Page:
By Emeka Anaeto
OVER the past three months we have been discussing business loans in general, how to prepare your business for it and other requirements by the lenders, the banks.
We are now focusing on what is generally called local purchase order (LPO) financing, a special kind of business loan, a short term loan.
An LPO or PO (purchase order) is a commercial document, an official offer issued by a buyer to a seller, indicating types, quantities, and agreed prices for products or services. Companies use LPO to manage the purchasing of products and services from external suppliers.
For the purpose of a business loan, where the supplier who is the beneficiarky of the LPO needs funding to be able to execute the supply order, it is important to have in mind the basic properties of a standard LPO.
An LPO should be legally binding agreement/ document between a supplier and a buyer. It should detail the items the buyer agrees to purchase at a certain price. It should also outline the delivery date and terms of payment for the buyer.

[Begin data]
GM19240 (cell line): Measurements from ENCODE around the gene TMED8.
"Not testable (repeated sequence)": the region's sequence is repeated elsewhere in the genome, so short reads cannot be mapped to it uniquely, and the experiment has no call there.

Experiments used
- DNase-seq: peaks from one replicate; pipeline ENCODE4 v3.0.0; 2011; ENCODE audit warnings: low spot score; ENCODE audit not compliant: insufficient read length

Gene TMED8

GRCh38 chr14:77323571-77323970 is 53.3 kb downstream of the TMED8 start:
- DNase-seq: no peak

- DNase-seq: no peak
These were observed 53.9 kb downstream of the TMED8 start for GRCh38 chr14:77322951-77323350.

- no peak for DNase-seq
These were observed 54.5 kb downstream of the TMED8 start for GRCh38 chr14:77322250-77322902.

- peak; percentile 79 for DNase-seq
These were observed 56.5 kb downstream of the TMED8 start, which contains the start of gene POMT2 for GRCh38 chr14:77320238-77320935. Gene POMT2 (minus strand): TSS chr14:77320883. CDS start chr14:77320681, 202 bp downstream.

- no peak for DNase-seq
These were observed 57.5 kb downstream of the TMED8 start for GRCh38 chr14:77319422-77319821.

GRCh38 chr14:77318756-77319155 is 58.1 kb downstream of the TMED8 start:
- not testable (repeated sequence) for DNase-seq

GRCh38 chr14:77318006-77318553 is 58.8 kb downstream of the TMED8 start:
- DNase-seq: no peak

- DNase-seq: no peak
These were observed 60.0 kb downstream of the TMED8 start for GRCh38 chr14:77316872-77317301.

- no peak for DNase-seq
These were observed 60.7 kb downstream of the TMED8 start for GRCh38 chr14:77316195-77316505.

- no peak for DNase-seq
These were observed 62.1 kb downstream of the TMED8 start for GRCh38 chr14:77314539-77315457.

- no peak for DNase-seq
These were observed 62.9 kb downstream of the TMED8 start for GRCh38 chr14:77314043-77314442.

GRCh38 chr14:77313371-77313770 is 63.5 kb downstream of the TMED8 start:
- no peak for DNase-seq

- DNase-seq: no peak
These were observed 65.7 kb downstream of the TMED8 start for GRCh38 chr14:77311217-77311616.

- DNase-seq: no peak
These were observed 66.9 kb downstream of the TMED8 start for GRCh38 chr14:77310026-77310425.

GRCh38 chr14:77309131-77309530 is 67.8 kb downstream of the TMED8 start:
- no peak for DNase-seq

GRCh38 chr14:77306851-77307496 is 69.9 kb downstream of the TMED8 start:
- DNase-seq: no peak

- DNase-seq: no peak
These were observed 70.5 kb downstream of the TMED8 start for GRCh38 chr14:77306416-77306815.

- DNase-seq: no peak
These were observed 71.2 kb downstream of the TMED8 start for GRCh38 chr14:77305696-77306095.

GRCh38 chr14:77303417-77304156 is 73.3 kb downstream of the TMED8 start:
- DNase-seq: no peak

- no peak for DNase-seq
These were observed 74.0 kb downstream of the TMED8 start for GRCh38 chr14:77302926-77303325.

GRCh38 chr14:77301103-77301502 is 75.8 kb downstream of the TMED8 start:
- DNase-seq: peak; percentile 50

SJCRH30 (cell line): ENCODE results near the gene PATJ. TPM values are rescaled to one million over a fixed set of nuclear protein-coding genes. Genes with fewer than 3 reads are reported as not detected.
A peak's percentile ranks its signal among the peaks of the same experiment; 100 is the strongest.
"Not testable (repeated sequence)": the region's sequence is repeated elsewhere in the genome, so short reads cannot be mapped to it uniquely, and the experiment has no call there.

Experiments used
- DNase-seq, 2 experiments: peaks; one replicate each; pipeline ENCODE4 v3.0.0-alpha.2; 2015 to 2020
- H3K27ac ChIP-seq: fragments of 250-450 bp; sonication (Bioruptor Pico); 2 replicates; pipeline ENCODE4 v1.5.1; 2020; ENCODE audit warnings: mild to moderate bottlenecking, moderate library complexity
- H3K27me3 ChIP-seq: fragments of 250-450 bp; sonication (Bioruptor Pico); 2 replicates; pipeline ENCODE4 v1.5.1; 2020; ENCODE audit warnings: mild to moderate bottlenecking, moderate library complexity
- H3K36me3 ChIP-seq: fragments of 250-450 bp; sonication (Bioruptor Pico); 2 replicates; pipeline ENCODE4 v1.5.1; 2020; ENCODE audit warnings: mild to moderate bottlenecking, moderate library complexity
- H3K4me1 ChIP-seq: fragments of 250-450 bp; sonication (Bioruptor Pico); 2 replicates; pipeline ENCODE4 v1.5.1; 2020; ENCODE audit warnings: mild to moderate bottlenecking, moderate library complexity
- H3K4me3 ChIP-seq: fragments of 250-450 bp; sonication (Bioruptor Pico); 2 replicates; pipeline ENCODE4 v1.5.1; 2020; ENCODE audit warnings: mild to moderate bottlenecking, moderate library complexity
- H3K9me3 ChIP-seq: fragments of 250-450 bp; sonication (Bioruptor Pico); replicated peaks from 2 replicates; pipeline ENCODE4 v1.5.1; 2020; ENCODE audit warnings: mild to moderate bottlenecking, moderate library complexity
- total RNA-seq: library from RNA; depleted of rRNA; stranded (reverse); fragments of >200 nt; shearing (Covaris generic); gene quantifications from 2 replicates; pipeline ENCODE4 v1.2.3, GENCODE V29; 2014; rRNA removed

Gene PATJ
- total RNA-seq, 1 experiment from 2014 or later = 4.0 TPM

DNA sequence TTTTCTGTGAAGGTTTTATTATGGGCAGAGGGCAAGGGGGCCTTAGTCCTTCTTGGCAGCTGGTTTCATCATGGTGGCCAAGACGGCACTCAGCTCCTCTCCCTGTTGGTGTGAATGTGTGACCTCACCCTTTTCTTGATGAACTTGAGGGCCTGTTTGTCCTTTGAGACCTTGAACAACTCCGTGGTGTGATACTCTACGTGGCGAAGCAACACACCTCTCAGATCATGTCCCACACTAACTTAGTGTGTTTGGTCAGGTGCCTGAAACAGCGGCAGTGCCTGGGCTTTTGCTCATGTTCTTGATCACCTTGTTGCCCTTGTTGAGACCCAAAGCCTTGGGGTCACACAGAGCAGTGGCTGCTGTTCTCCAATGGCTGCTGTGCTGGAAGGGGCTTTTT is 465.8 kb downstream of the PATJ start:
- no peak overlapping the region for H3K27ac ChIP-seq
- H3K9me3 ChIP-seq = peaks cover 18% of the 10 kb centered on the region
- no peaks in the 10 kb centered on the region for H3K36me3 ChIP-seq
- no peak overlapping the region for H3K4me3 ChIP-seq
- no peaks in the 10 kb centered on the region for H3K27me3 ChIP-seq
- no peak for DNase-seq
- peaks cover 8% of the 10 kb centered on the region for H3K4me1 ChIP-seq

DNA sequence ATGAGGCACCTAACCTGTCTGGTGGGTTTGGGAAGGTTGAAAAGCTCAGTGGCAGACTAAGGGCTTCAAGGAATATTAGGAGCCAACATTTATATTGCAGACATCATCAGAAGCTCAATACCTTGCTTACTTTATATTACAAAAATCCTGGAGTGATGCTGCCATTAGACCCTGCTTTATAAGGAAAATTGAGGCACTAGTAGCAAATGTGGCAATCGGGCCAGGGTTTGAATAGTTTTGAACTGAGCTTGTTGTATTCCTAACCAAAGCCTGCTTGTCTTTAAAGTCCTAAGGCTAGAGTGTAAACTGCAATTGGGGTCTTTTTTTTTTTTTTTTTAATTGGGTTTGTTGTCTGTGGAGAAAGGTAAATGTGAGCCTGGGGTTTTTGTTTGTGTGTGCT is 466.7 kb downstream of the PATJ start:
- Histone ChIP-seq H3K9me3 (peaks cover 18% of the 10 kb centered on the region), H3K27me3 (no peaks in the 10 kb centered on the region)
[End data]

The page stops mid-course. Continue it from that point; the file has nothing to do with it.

Therefore, LPO finance is a short term facility banks or other financial institutions provide to enable businesses meet up with the financial capability required to execute work or supply orders (LPOs) from their respective clients on time or as required by the terms.
LPO financing empowers a businessman who has obtained purchase orders or letters of award of contract to deliver goods and services or to carry out contractual works.
Just as every agreement has its terms and conditions, there are some criteria which you will need to meet in getting your bank to finance your LPO or contract. While the details may vary from bank to bank, the general criteria can be grouped into four main categories: Your credit worthiness, Payment Ability of the Issuer/Contract, Commitment and Ability to execute the LPO/ Contract.
Next week we look at what the banks require on each of these categories.
The post Getting your bank to finance your next LPO/contract (1) appeared first on Vanguard News.